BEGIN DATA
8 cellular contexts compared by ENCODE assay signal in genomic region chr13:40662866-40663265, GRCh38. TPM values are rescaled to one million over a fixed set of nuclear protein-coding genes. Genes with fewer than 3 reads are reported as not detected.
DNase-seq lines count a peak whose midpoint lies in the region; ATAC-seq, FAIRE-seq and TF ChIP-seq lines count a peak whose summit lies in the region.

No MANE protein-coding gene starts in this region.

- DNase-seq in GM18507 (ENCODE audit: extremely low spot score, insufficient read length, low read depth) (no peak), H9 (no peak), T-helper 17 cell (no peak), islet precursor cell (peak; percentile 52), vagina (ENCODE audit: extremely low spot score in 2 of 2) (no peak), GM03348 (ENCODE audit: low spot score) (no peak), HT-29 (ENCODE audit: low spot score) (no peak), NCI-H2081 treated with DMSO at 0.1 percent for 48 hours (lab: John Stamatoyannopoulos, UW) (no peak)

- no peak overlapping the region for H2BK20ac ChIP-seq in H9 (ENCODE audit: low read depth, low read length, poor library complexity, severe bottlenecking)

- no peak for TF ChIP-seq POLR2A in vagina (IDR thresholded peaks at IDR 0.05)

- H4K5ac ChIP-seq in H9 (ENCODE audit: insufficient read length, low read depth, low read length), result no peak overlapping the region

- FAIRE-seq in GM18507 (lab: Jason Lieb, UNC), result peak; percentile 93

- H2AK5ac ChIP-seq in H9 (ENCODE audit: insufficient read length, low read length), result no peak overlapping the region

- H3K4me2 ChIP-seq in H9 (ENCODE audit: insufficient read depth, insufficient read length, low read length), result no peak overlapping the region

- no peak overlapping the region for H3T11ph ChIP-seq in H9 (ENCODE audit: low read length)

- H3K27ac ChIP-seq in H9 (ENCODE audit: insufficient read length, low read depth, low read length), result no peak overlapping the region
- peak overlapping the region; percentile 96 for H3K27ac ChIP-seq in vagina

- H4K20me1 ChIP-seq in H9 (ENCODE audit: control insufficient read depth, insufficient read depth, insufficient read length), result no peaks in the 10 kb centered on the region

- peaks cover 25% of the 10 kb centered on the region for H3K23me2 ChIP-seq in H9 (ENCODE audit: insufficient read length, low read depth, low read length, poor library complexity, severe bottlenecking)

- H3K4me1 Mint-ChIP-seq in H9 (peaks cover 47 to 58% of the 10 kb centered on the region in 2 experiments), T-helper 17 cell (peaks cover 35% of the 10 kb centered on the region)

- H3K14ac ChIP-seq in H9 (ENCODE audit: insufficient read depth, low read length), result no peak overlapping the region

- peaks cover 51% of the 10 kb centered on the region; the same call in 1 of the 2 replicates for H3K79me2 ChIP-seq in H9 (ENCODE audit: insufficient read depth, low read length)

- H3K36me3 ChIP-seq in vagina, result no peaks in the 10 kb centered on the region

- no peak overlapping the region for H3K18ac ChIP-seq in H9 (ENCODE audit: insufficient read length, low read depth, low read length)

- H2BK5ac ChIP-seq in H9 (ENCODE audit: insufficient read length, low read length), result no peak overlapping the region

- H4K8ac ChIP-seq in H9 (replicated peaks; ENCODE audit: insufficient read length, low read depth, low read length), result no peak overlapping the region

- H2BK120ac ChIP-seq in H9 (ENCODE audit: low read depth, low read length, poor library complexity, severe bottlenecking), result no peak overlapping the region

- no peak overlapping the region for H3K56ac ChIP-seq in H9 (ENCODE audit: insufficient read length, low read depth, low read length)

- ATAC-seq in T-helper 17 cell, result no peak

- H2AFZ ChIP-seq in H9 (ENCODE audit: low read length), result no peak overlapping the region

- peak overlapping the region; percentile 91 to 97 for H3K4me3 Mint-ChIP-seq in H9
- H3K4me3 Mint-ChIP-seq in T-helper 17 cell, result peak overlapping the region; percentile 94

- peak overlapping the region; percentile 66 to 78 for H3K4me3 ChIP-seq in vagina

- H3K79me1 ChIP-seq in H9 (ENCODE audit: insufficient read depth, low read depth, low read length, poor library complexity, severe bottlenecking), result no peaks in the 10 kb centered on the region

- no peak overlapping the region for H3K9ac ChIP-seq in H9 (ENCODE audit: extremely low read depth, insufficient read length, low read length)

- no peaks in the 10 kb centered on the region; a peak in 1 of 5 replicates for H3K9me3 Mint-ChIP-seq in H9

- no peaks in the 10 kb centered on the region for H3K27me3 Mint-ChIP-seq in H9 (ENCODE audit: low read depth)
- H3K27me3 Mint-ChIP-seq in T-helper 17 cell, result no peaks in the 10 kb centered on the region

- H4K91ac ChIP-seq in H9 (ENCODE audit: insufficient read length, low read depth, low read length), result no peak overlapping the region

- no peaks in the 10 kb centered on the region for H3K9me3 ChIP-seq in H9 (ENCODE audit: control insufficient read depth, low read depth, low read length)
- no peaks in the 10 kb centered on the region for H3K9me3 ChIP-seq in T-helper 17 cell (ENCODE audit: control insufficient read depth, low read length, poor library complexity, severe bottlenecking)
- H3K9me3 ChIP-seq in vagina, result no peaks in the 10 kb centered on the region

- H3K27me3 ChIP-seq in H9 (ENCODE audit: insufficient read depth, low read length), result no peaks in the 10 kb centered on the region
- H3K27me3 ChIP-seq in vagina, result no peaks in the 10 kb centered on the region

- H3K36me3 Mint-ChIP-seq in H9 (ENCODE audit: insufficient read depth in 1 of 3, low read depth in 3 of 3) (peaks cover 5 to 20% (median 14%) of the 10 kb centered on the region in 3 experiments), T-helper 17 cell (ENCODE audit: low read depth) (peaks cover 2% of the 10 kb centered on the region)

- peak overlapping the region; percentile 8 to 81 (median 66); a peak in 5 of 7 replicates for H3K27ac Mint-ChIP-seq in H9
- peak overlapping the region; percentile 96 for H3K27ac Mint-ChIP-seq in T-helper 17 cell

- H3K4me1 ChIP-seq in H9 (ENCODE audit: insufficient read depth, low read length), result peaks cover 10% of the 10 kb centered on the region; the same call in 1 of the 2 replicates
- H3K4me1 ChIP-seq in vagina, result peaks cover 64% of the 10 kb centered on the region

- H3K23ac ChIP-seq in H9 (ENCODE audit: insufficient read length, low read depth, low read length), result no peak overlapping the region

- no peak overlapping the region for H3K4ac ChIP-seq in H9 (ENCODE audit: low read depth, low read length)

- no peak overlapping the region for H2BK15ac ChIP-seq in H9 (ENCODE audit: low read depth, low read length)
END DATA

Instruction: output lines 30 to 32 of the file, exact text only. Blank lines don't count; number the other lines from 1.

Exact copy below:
- H3K79me1 ChIP-seq in H9 (ENCODE audit: insufficient read depth, low read depth, low read length, poor library complexity, severe bottlenecking), result no peaks in the 10 kb centered on the region

- no peak overlapping the region for H3K9ac ChIP-seq in H9 (ENCODE audit: extremely low read depth, insufficient read length, low read length)

- no peaks in the 10 kb centered on the region; a peak in 1 of 5 replicates for H3K9me3 Mint-ChIP-seq in H9